I'm Garret from Mr. Penn's class. We are watching your mission. My class has some question and I get to be the one who gets to write to you. How many holes will you drill? We had a joke that your job was "Boring" ha ha. How long will it take to drill all of your holes? Will sensors be put in the holes like the Icecube project? Is there a place for you to get warm on the dirlling sight? What is your job on the sight? Thank you, Garret
6 December 2017 First Day with the ARA Drilling Team
Hi Garret, thanks for the great questions! Yes, we are doing a lot of "boring" work down here :) We are aiming to drill 2-3 stations this season with 6 instrument strings at each of the stations. There is a small site called the MECC where we can get warm while we are working. This is also a good place for us to work on some of the parts that are not attached to the drill train itself. So far I have helped with a number of jobs at the drill train, everything from soldering to splicing electrical wires, to trouble shooting broken switches, engineering ways for sensors to detect temperature of glycol, to shoveling snow! Every day is different, and it has been amazing to get to work on many different aspects of the drill.
Hello, Ms. Lesley! Your work with the drill team seems really interesting - and cold! It's still really warm in Chula Vista, so it's hard for us to imagine just how cold it is in the South Pole. Here are our questions:
1. Are you working with the ARA drill team the whole time you're there?
2. How many people are working in the team?
3. What has been your best experience so far?
4. How do you get hot water for the drilling?
And, lastly, we read about how you've been exercising at the station, so how much do you lift?
- Morning Pod
Hi morning pod!
I am working with the ARA and IceCube teams this season, but ARA drilling was the first step that needed to happen before we can deploy the strings with sensors. Starting this week I will be helping out the ARA deployment team and also checking in to help the drillers periodically. On Sunday I helped IceCube lay lines in trenches for a scintillator deployment. I'll be posting a journal about that project soon. There are 5 drillers and about 14 ARA and IceCube folks here right now, including our two winterovers (who will be here for 14 months). My favorite thing so far was riding the snowmobile to work and playing golf at the the South Pole marker. We get hot water from a tank. We use generators to heat up the water in a tank that we use for drilling. I can lift at least one shovel worth of snow ;)
Miss you all, good luck with your PoLs!
Hey Ms. Lesley, Hope you're having fun in the South Pole!
Here are our questions for you today:
1. How heavy are the power tools?
2. What is the 'carrot drill' made out of?
3. Is it hard to work in high altitude?
4. How far away can you feel the drill?
5. Are engineers scientists?
6. Is drilling fun?
7. What are some of examples of problem solving that you saw?
8. Have you eaten any of the snow?
Hope to hear from you soon!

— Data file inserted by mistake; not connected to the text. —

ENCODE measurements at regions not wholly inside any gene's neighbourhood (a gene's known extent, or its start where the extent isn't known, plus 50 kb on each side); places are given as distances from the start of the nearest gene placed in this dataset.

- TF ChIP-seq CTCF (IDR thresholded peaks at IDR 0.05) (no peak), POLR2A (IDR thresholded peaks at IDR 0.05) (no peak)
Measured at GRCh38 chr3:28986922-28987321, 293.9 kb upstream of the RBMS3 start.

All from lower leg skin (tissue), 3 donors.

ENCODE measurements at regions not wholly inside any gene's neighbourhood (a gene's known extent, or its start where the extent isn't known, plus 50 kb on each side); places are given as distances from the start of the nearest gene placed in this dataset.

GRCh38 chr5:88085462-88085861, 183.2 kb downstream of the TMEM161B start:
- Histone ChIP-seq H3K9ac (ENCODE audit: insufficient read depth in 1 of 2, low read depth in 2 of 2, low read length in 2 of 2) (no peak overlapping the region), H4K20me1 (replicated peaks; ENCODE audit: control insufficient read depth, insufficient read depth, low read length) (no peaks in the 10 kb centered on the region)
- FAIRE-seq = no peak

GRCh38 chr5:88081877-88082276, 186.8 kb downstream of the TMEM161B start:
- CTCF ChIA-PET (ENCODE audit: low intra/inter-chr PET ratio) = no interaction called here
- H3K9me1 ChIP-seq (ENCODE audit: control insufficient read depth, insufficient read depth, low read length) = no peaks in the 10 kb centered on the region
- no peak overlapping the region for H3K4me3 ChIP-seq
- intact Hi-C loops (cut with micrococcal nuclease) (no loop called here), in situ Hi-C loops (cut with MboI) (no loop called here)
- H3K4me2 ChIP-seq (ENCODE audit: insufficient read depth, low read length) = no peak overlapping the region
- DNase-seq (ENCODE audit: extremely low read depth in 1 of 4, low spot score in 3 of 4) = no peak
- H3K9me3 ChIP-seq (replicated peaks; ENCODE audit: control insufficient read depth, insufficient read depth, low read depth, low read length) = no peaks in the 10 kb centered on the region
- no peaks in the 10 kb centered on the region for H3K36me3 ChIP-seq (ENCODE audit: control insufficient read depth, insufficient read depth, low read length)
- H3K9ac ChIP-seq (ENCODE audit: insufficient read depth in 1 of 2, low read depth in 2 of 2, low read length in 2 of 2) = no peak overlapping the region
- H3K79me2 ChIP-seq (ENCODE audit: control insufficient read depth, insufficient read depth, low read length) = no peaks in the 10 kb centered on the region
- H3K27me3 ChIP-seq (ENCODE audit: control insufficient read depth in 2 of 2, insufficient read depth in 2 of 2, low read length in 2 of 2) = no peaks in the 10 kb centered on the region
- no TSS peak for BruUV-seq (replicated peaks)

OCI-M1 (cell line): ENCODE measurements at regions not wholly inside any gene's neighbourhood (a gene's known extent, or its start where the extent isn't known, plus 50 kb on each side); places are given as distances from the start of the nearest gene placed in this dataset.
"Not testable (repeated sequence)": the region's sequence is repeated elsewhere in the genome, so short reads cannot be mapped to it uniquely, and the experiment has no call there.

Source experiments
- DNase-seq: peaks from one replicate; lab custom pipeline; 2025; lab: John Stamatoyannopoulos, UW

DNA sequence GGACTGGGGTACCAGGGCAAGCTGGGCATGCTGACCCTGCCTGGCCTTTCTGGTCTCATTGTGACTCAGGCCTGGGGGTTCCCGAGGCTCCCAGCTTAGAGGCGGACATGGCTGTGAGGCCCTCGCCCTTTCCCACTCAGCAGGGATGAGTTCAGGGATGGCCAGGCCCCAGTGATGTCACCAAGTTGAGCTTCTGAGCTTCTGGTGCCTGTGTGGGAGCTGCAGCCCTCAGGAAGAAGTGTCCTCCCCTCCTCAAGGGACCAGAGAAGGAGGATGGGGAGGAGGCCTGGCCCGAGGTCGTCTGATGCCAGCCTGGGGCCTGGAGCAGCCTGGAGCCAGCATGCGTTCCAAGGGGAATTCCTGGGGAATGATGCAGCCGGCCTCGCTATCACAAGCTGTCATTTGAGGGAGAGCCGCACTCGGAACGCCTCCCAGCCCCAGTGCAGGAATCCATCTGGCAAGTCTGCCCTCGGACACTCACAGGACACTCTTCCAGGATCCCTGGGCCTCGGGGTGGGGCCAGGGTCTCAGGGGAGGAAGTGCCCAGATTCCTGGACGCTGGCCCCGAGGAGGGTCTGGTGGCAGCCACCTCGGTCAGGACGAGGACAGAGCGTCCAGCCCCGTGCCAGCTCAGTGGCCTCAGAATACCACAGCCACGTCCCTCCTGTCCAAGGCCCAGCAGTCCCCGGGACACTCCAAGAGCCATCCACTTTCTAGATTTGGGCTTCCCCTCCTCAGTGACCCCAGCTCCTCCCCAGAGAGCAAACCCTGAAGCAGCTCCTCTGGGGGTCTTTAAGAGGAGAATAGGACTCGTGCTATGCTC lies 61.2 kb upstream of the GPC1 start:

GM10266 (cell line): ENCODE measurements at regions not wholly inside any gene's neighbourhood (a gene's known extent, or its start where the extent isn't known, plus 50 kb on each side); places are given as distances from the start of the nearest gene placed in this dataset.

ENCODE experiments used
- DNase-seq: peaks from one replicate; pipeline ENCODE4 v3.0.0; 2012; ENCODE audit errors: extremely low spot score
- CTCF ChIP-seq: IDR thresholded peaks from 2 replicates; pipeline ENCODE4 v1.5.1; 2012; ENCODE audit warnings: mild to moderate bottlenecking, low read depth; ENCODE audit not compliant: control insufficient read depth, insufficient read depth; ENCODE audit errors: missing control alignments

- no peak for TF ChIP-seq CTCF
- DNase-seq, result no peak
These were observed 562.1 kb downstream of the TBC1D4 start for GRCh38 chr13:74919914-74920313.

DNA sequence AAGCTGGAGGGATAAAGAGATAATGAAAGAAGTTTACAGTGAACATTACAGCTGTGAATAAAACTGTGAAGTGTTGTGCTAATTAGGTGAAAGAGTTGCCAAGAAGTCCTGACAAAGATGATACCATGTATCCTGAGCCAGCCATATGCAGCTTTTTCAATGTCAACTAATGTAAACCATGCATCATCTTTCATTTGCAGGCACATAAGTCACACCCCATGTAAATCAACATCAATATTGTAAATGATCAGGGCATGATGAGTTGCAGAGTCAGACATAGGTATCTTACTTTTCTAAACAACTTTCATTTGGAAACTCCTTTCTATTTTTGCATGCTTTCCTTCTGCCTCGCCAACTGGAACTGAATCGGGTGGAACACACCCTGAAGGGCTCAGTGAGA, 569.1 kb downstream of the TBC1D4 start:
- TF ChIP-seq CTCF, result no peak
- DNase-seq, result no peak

Good morning Aaron, did you switch pods? :)
The power tools we use are exactly like ones you might see at home. We have a full working shop and we use all the same types of tools out here. The only challenge is the cold temperature - trying to use a drill and touching metal screws can really make it cold on your hands, especially when you need to take your gloves off briefly for some fine tuned work. The carrot has a lot of different mechanical components to it, but the orange wire that is running around the outside is copper. It is extremely difficult to work at high altitude. I still get winded walking up the stairs. It takes almost twice as long to complete tasks that require physical labor because you run out of oxygen so quickly. I shoveled snow today and had to stop at least 4 times just to catch my breath. Today was the first day that a hole was drilled and I had to return to the station for a training, so I don't know how far away you can feel the drill. So far we have just been doing maintenance to set the drill up and that has been a lot of fun learning about electronics and mechanics. Sometimes scientists can be engineers and the other way around, but often they will go to school for one or the other and then specialize in that field. The most productive teams I've seen are those that include both scientists and engineers that understand the science and engineering work of their counterparts. We had a challenge the other day with a circuit that didn't work properly. This was for the emergency stop on the drill, so a pretty important part. We ended up testing the voltage for each of the independent cables in a linear system, starting with the first cable that we knew worked. This way we were able to systematically determine which of the lines was working and which we would need to replace. Funny you should mention eating snow. We actually don't have a lot of powder snow here like you might be used to if you've ever been skiing. It's mostly hard compact ice here. But we do have a group of scientists that brings in clean ice from the Clean Air Sector outside of the South Pole station weekly. This is arguably the cleanest ice in the world. We used the ice in our sodas to keep our drinks cool...and boy was it good ice!
Good luck on PoL's this week!!
Lesley, I know that there are 37 stations proposed to be installed in the array. You mentioned that the project is behind schedule and that the equipment has not been used for several years. How many holes have been drilled so far and how many are expected to be drilled this year?
Mike in Pittsburgh
Hi Mike, thanks for your questions! This year we are hoping to deploy at least two stations, possibly a third if there is enough time. There will be six instrument strings at each of the stations. We began drilling our first hole today! It was very exciting!